Tuesday, January 6, 2009

Taking Your Marketing to the Web

In this section:
*Absorbing the web into your overall business plans
*Rethink your marketing
*Basic web numbers everyone should know (on a constant basis)

Absorbing the web into your overall business plans

Just as in off-site businesses, on-line business requires an awareness of business fundamentals, a combination of marketing techniques and an indelible focus on your customer. Good, stable businesses that continue to grow over time, start with slowly building a customer list, experimenting with a variety of techniques until word -of -mouth marketing kicks in. A couple of things to keep in mind at this point.

You must have the business fundamentals right before you can have a truly successful Web site. Don’t confuse revenues with profit. Manage your cost, merchandising, and customer service to keep your bottom line a true profit!

Successful web marketing requires a combination of methods. Divide your web marketing budget wisely! As mentioned in previous articles, the key is to combine traditional media with online marketing efforts. Having said that, decide what portion you will devote to each, then break it down even further to what type of off-line advertising: (newspaper, radio, newsletter ect.)and Online advertising: (pay-per click, banner adds ect.) you want to do. Limit your list to 10 tools in each category for now, and pick the top 3 in each on/off line categories. These will be the first you will concentrate on if you are just starting out. Of the top 6 tools you picked assign a percentage value of your budget. Numbers do not have to be in equal proportions. As a general rule of thumb when you are launching a site assign a 70-30 ratio for offline-online respectively as your goal is to get the word out that your web site exists. Once you develop more unique visitors and build a community, it will make sense to change your budget to 70% online 30% offline advertising. The best marketing plans are actively revised as your marketing needs change. It should also be a live document that allows you to clearly see and forecast your profits at the close of each quarter. Yes! Ladies and gentlemen I did say quarterly NOT annual!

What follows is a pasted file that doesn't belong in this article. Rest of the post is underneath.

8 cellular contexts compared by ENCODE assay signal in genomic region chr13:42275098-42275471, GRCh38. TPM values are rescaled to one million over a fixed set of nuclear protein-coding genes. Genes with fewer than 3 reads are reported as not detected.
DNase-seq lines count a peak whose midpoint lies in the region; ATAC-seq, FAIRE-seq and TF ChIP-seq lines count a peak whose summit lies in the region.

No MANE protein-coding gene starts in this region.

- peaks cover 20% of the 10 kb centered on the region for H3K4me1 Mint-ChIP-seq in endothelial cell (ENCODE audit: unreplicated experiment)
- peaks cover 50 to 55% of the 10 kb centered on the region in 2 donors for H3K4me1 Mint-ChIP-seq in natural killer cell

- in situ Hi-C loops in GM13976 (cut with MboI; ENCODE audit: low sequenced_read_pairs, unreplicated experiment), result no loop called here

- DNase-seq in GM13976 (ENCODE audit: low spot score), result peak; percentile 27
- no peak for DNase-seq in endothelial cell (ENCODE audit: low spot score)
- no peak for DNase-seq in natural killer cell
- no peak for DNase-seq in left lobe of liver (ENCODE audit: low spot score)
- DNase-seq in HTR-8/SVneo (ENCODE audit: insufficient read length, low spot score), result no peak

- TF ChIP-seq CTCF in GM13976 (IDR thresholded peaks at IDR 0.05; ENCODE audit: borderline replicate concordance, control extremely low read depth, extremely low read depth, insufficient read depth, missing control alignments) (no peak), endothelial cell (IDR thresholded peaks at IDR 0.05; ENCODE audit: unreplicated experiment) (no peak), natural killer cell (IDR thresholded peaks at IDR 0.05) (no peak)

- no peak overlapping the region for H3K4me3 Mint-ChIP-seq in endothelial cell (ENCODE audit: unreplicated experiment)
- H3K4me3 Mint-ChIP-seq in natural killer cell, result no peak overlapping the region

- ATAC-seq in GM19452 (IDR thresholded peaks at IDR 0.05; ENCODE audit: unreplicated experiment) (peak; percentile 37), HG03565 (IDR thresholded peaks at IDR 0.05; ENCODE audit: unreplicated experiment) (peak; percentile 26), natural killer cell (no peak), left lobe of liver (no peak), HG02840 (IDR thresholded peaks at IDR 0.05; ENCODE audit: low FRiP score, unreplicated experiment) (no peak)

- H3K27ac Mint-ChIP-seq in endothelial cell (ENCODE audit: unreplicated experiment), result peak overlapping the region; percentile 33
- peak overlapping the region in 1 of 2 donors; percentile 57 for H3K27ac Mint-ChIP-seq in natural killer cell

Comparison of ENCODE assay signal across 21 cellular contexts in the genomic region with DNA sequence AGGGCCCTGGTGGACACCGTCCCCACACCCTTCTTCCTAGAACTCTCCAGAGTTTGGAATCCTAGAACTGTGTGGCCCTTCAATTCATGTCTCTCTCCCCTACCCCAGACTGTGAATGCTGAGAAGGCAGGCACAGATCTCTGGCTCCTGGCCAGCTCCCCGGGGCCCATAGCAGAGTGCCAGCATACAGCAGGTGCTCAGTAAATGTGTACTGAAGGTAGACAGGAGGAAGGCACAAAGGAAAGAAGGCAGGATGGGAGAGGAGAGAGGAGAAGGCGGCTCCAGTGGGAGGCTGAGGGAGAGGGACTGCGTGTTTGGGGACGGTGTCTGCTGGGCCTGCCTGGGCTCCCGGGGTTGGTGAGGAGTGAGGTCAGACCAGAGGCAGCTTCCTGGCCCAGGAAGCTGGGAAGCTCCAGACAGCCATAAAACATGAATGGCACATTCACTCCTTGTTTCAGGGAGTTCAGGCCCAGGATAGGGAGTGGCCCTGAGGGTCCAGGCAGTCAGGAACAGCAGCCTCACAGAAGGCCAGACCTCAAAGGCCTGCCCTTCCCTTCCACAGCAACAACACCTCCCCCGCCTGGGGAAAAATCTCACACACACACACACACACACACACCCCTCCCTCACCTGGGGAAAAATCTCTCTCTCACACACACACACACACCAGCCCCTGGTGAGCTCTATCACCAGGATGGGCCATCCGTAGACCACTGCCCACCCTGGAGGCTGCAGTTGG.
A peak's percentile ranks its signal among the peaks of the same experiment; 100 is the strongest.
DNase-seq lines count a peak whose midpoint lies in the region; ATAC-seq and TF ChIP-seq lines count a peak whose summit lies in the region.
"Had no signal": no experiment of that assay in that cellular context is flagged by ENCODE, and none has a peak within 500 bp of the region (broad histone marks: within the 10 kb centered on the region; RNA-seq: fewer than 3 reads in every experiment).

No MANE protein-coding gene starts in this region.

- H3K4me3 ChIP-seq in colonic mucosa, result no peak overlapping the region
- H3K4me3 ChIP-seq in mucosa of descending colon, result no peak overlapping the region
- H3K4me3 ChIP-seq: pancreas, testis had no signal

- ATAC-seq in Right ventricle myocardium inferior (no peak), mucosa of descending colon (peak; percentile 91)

Take a moment to make your own list of marketing tools that would work for your business.
The customer is the measure of all things Web, from site design to marketing. It has been said many times, I am not reinventing the wheel here. But do you really think about your customer in everything you do? It is easy to get carried away with what technology can do for a website. It would be wiser however to consider some simple statistics on human behaviour. The number 7 is your best friend! General retention is: 7 words, that we can actually recall when reading. It takes 7 seconds to look at a billboard to remember details fully. 7 visits or more is the number of times a customer returns to your web site before they make a final decision to purchase or act on your offer. Coincidence? I don’t think so. Take the free lessons learned from some very expensive studies the big marketers already paid for. Customer retention will be discussed further in the next articles.

Rethink your marketing

If you are already in business, you know you have to spend money to make money. You may need to redistribute your marketing budget to free up funds for marketing online. Here’s a method to elevate your marketing analysis from guesswork to grand plan. First make a 4 column list organized as follows:
C.R. = Conversion Rate
Marketing Tool >>>Offline-Toronto Star
Target Market it Reaches>>> Busines Professionals 30-50 in TO
How many new cust. it brings >>>100 leads/campaign @5% C.R. is : 5 cust. x 56weeks = 280ppl
Cost Per Year>>> $2,500.- or $8.90/ customer
Marketing Tool>>> Online- Banner Ads
Target Market it reaches>>> Business Professionals 30-40 in TO, who make 50+ per year, read fishing magazines* and follow UFC online. *
How many new cust. it brings>>> 500 leads/adv @5% C.R. is : 25 cust x 56weeks=1400 ppl
Cost Per Year >>>$2,500.- or $1.78/ customer

* Online marketing tools allow for a much more targeted audience with a significantly lower acquisition cost per customer.